The first was like paralysis. I couldn’t move, and knew I couldn’t. What I thought was 5 minutes was an entire keynote speech at a conference. The second was sobbing for 40 minutes. The third was almost a combination. It’s always different, and it’s different for every person. She doesn’t understand because she’s never experienced it.

My mom raised me to not live in fear. I’m a natural worrier; a cautious person who like spontaneity and knowledge of the future in equal parts. But I’ve worked hard not to let that fear ever control me. I confront it and move on. I was afraid of rock climbing, so I told Eliot to force me up the wall and he did. And I loved it. Fear conquered.

My sister, Fay, isn’t as good at this. It took 3 years of pushing and prodding and probing and pleading to get her to finally push past her fear and choose a major and a school, and then a bit more to actually get her up there. I’ve always struggled to understand her fear of the unknown because I had never felt it. And a lot of people in our College & Career group are the same way. I’ve spent countless hours on conversations with Mom, asking her how these people can just let fear control their lives and keep them from living.

And now I understand, because now I’m experiencing it. Not completely, but more than I have before.

I don’t want to leave my hometown because I’m afraid of not having a safety net. Bro. Matt, my parents, my extended family, Pheebs & Jo, Nicole, Indy; all the people who have supported me, picked me up, and pushed me to keep going.

On the other hand though, I’m more willing to leave the state than the town. Because I know I won’t have a safety net at all and I’ll be forced to stand and succeed, or fail, on my own. I’ll see what I’m made of without anyone holding my hand. They’ll still be there supporting me, but it’s more like reference points on the skyline than training wheels.

Without an income, I can’t do the things I need to right now. And so far, even the part-time jobs have come to nothing.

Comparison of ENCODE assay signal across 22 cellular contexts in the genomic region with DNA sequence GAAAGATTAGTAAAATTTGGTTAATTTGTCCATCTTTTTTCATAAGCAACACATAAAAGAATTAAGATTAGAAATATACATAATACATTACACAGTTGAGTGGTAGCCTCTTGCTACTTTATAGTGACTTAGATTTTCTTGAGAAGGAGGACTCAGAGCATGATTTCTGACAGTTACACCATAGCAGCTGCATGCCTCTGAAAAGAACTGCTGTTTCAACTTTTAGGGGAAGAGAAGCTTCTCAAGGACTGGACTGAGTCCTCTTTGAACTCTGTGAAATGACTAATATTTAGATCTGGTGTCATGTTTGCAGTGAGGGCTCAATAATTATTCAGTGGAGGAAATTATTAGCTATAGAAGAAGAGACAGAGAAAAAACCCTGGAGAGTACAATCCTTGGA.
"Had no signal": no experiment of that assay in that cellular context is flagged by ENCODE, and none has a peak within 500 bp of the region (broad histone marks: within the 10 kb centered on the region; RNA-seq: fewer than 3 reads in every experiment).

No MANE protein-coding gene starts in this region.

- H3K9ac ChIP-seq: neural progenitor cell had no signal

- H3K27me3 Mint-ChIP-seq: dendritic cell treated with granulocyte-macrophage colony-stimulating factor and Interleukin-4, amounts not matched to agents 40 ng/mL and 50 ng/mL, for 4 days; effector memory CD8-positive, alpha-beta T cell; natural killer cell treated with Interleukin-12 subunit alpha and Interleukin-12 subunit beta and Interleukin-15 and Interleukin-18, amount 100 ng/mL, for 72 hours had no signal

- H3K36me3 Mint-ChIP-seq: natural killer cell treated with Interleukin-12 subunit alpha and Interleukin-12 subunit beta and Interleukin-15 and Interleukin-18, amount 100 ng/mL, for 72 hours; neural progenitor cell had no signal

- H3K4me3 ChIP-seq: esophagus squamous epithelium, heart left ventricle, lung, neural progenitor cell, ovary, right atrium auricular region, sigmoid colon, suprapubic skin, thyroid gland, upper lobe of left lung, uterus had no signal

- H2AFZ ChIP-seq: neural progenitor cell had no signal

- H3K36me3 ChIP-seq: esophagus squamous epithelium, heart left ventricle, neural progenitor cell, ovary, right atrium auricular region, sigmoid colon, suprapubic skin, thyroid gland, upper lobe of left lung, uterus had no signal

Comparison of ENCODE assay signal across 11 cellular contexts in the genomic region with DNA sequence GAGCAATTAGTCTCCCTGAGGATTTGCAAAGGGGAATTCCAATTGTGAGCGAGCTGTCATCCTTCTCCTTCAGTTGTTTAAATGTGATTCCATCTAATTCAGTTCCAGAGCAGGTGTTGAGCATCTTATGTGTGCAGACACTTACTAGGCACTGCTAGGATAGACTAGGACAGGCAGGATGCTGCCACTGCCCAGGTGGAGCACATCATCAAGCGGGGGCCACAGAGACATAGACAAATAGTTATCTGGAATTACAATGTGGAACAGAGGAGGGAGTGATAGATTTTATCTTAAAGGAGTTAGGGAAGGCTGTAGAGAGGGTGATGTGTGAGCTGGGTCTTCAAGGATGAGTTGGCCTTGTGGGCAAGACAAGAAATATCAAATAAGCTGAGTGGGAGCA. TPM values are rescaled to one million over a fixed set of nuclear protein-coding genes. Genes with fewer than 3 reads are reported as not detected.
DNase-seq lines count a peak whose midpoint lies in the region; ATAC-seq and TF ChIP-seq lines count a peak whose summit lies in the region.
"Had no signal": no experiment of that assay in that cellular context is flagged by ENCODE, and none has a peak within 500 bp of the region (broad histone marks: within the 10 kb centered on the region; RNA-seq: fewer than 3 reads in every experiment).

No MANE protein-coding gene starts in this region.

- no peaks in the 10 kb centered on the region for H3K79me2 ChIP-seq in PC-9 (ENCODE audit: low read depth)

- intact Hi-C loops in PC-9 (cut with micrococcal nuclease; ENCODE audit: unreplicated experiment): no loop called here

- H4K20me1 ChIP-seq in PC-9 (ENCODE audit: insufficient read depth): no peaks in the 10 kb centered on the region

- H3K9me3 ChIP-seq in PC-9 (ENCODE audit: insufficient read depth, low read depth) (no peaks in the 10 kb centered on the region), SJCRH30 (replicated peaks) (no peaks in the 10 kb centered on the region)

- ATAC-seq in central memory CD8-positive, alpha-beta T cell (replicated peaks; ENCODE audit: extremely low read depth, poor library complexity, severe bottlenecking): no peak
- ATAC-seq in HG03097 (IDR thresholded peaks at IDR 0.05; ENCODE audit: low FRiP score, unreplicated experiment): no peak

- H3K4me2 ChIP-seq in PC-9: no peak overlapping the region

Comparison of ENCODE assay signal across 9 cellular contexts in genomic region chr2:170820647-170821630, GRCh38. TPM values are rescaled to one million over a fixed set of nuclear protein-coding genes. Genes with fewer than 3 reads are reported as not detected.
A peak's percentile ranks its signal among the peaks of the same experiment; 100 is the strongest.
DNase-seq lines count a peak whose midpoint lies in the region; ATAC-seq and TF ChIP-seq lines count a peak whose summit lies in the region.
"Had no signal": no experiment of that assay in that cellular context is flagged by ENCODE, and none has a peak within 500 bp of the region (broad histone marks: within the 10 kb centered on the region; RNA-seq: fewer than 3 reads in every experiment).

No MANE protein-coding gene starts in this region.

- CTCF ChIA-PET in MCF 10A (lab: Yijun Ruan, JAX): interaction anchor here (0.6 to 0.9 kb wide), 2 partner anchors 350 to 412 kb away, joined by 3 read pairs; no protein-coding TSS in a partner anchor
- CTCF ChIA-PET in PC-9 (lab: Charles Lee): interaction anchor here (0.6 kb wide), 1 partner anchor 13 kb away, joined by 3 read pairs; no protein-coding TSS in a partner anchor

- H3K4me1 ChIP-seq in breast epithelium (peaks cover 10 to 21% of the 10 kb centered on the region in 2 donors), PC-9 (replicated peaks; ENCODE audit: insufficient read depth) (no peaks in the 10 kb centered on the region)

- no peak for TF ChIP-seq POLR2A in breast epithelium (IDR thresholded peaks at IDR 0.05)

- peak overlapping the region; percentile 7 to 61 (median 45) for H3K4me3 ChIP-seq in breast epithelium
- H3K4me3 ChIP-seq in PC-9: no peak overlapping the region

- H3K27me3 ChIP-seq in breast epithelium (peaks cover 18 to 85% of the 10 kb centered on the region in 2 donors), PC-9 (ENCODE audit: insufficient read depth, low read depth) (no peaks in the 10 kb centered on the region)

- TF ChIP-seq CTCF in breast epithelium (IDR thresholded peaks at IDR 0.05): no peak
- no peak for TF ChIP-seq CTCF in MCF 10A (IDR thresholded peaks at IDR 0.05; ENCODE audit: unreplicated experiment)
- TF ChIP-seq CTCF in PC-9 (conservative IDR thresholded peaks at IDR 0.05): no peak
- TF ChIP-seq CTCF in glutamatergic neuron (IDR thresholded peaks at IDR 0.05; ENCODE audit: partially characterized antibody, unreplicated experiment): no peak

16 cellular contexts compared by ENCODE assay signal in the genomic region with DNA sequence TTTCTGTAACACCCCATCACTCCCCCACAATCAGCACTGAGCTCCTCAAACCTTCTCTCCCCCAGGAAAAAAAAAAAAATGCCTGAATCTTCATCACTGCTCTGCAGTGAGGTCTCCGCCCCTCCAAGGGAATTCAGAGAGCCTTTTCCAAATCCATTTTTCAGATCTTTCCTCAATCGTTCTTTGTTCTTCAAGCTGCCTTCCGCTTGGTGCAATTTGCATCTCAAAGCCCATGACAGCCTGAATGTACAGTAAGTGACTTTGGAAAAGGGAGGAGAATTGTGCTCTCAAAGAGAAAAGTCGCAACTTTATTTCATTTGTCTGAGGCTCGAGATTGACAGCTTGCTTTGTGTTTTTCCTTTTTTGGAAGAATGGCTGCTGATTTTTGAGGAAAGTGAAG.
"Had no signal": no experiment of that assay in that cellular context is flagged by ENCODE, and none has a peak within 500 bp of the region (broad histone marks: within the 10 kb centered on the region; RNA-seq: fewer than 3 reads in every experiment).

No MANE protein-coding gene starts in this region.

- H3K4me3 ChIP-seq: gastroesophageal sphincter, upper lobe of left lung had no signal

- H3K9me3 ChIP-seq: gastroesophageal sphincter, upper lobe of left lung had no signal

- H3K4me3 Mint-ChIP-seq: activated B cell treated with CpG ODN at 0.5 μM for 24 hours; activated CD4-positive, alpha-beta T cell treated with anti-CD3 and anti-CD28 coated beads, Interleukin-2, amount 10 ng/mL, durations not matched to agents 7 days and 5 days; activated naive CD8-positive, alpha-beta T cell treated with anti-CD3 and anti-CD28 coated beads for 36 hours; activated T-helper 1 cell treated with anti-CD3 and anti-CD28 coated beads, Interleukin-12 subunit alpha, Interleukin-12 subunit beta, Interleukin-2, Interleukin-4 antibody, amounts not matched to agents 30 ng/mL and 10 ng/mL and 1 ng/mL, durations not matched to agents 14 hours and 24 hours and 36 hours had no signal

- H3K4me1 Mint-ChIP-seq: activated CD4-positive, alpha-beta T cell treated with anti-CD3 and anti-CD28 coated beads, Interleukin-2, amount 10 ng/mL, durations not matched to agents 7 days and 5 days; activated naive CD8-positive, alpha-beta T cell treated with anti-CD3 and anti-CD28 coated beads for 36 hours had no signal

So now, I’m stuck.

I feel like I’m trying to ride my bike through the mud, but I’m back on my busted mountain bike with the faulty gear-shift, a chain that slips off, and the mud is pulling me further in. Every time I try to move forward, something slips or breaks or slides, and I end up in the exact same spot, digging myself deeper in.

I’m stuck in this feeling of being helpless because suddenly I’m struggling with a health problem I never have before. I’m stuck because I’m afraid to move, and afraid to stay. I’m stuck because I need to work, and no one will hire me. And I’m stuck because I need to grow, but I’m afraid to step into the sunlight.

With this latest interview, I feel like someone is trying to place a board under that front tire of the bike so I can get traction, but as I look closer, it’s actually made of plastic. It might get me out of this spot, but I’m afraid it will break and leave me stranded in another spot with damaged tires.

There was an episode of NCIS that I recently re-watched. Director Vance asks Gibbs to evaluate a new recruit, and Gibbs asks Ducky for a profile. Recent events had made him doubt his own judgement, and Ducky reminded him that one mistake doesn’t mean he has bad instincts. Eventually, it turned out that Gibbs had been right all along.

I’ve always trusted my instincts. Now, I’m acting like Gibbs asking Ducky for help. This new anxiety problem has led me to question whether it’s actually an instinctual “something’s not right/ God says ‘no'” or fear. And so far, I’m still struggling to tell the difference. I feel like someone dropped a magnet next to my internal compass, and now I can’t tell the difference between fear and faith, like the needle on my compass is wobbling back and forth, trying to tell the difference between the two magnets pulling at it. Clearly, I need a Ducky.

This time, I think Mom has been my Ducky. She was asking Dad how he felt about my interview. Usually, if she has doubts about something, it means my doubts were well founded. When Mom wants something, she always prays that God will smack my dad upside the head with the same desire, so that she knows it’s God’s will too. If not, she knows it’s her own desire , not what God is placing on her heart. Lately, I’ve been praying for God to put airplane runway lights down my path while shoving me down it and beating Mom upside the head as well so I know I’m going in the right direction.

So far, I haven’t seen any lights, and I’m thinking I might be facing the wrong way. Actually, I think I’m at the wrong airport. Maybe just a random field a mile away from the runway.

If you need me, I’ll be trying to get my compass to point North again. And possibly wandering around in circles clutching a Julia Child cookbook.